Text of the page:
As the boundaries between the art object and its mode of circulation become increasingly difficult to maintain, whether it be through its dispersal among bodies in socially contingent practices or through means of distribution that are habitually seen as secondary to the work itself, what methodological tools are available to art history and art criticism to address the current status of the work of art? What methodological questions does it pose to theories of representation, or to the method of comparative formal analysis that underscores the field? Which, if any, of the classical art historical distinctions—be they between media, or aesthetic forms, or primary and secondary manifestations of the work of art—can be maintained? In short, can art history and criticism address what things “do” in addition to what they “say”?

Conclusion: 4:45pm-5:15pm

Reception: 5:15-6:00pm

Panel 1:

Moderator – Tim Griffin, The Kitchen

Speakers:
Claire Bishop, CUNY Graduate Center
Kenneth Goldsmith, University of Pennsylvania
Ruba Katrib, The Sculpture Center
Bettina Funcke, School of Visual Arts

Panel 2:

Moderator – Janet Kraynak, Columbia University

Speakers:
Alexander Alberro, Columbia University
Robert Slifkin, Institute of Fine Arts
Alex Kitnick, Bard College
Christopher Wood, New York University

 

 

Faculty News

Use Your Illusion: Barbara Kasten’s ‘Architectural Sites’

3e0ccde9-950c-4c98-bca4-acd68912ec63Alex Kitnick will give a talk:
“Use Your Illusion: Barbara Kasten’s ‘Architectural Sites'”

Thursday, October 22nd, 6:00 pm
International Museum of Surgical Science, Chicago
Reception at the Graham Foundation

In conjunction with our new exhibition Barbara Kasten: Stages, art historian and critic Alex Kitnick will explore the critical stakes of Barbara Kasten’s photographic series from the 1980s that artfully staged important works of American architecture, including Arata Isozaki’s Museum of Contemporary Art, Los Angeles and Richard Meier’s High Museum of Art in Atlanta. Created at the height of postmodern theory, Kasten’s Architectural Sites submits iconic buildings to distorting angles and colored lights, thus transforming already vertiginous structures into truly illusory spaces. Kitnick argues that these photographs offer a unique form of criticism that seek to heighten—rather than deconstruct—the effects of an emerging Postmodernism, and that these effects that are increasingly familiar today.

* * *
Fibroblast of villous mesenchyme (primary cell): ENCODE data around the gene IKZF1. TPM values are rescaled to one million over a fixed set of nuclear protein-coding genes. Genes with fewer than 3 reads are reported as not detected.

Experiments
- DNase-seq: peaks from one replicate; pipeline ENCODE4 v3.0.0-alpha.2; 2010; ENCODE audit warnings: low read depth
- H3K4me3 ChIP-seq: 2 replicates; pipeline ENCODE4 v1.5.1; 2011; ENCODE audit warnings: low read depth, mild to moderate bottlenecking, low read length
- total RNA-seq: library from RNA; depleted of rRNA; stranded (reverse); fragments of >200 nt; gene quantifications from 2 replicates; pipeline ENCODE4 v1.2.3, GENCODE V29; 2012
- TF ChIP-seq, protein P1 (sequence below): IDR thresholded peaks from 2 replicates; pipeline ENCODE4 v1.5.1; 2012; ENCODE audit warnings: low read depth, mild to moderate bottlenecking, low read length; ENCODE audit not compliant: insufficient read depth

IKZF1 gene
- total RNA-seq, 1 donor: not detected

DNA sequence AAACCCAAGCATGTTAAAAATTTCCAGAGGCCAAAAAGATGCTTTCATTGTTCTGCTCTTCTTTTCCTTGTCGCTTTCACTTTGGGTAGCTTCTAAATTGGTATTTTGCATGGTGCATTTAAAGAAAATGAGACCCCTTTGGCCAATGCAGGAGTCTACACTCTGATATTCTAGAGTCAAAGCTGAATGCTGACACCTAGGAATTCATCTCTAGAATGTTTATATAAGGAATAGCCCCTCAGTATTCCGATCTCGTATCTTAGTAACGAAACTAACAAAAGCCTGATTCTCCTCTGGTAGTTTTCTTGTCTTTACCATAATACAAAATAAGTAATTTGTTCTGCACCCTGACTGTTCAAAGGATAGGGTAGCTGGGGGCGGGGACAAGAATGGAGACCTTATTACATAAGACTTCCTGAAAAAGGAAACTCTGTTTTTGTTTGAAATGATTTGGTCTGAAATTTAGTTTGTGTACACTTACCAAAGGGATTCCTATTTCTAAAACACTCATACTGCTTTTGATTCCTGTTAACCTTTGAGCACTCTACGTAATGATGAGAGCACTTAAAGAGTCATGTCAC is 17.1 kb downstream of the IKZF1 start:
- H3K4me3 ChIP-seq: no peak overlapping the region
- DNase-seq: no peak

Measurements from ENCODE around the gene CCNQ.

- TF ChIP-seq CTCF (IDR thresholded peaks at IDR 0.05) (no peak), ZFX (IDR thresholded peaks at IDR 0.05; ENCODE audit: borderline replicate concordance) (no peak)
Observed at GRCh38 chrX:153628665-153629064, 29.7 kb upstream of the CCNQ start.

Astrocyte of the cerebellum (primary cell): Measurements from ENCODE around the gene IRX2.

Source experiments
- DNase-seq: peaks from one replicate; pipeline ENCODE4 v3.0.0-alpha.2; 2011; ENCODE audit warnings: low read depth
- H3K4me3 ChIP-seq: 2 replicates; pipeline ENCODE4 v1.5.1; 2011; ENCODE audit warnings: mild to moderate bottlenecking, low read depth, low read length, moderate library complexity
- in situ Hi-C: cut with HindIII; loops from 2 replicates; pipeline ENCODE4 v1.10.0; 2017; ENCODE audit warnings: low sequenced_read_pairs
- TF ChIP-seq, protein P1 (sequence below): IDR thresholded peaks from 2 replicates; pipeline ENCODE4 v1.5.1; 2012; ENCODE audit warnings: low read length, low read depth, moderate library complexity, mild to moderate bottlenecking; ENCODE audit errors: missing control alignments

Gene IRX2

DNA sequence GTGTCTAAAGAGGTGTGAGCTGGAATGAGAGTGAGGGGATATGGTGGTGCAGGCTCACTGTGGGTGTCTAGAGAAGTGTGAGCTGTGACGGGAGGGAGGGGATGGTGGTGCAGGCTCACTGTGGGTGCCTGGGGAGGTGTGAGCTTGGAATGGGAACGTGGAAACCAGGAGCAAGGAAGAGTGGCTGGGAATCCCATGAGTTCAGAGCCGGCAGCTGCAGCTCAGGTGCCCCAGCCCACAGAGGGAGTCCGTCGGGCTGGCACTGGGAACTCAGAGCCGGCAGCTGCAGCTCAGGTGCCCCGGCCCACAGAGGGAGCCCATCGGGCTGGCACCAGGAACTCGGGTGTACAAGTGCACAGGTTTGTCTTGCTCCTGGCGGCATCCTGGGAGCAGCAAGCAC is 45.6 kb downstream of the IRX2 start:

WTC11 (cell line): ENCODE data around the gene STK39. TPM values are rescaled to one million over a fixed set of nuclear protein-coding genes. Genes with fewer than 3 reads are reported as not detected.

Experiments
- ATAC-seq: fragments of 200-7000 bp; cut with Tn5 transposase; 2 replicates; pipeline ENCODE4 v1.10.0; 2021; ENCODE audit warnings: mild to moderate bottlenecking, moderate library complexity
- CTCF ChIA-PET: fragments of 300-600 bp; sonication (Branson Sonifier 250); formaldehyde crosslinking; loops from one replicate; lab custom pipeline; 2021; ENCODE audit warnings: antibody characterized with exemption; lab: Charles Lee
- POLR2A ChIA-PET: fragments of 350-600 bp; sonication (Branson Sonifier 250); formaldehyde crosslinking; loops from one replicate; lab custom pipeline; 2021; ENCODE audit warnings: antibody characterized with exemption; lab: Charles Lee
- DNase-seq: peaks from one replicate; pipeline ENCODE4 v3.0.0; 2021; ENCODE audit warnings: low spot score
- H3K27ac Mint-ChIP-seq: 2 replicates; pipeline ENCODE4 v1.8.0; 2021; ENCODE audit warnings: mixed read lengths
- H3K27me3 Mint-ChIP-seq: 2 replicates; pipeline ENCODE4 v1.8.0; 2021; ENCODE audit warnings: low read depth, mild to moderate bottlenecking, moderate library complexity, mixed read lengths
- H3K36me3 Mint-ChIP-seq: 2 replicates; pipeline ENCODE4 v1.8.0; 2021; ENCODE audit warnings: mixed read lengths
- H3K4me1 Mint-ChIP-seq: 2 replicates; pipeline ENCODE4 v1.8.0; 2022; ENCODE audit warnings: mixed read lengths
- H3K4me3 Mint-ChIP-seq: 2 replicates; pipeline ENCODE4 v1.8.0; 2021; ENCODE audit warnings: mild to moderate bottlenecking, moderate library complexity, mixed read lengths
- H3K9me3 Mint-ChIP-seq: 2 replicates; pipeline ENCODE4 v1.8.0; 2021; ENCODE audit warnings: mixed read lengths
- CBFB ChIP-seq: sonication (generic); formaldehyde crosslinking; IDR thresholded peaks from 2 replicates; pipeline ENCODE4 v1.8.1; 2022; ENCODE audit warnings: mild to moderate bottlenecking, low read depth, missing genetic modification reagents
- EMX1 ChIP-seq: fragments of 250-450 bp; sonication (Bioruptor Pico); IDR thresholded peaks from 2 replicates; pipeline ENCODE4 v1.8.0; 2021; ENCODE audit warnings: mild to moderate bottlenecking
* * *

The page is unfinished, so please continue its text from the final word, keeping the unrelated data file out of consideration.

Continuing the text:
Alex Kitnick teaches at Bard College, where he was recently appointed the Brant Fellow in Contemporary Arts. In 2010 he received his PhD from the Department of Art & Archaeology at Princeton University. From 2011 to 2012 he held a postdoctoral fellowship at the Getty Research Institute in Los Angeles. Kitnick’s work frequently focuses on the intersection of art and architecture. He has edited numerous volumes including a collection of John McHale’s writings, The Expendable Reader: Articles on Art, Architecture, Design, and Media, 1951-1979, which was supported by a grant from the Graham Foundation, and October 136 on New Brutalism. He is a frequent contributor to ArtforumOctober, and Texte zur Kunst, among other publications.
Related Grant: 2011 Individual Grant to Alex Kitnick for the publication “The Expendable Reader: John McHale on Art, Architecture, Design, and Media, 1951-1979″ (Sourcebook Series, GSAPP Books, 2011).

Faculty News

Music in the Woods: One Hundred Years of Maverick Concerts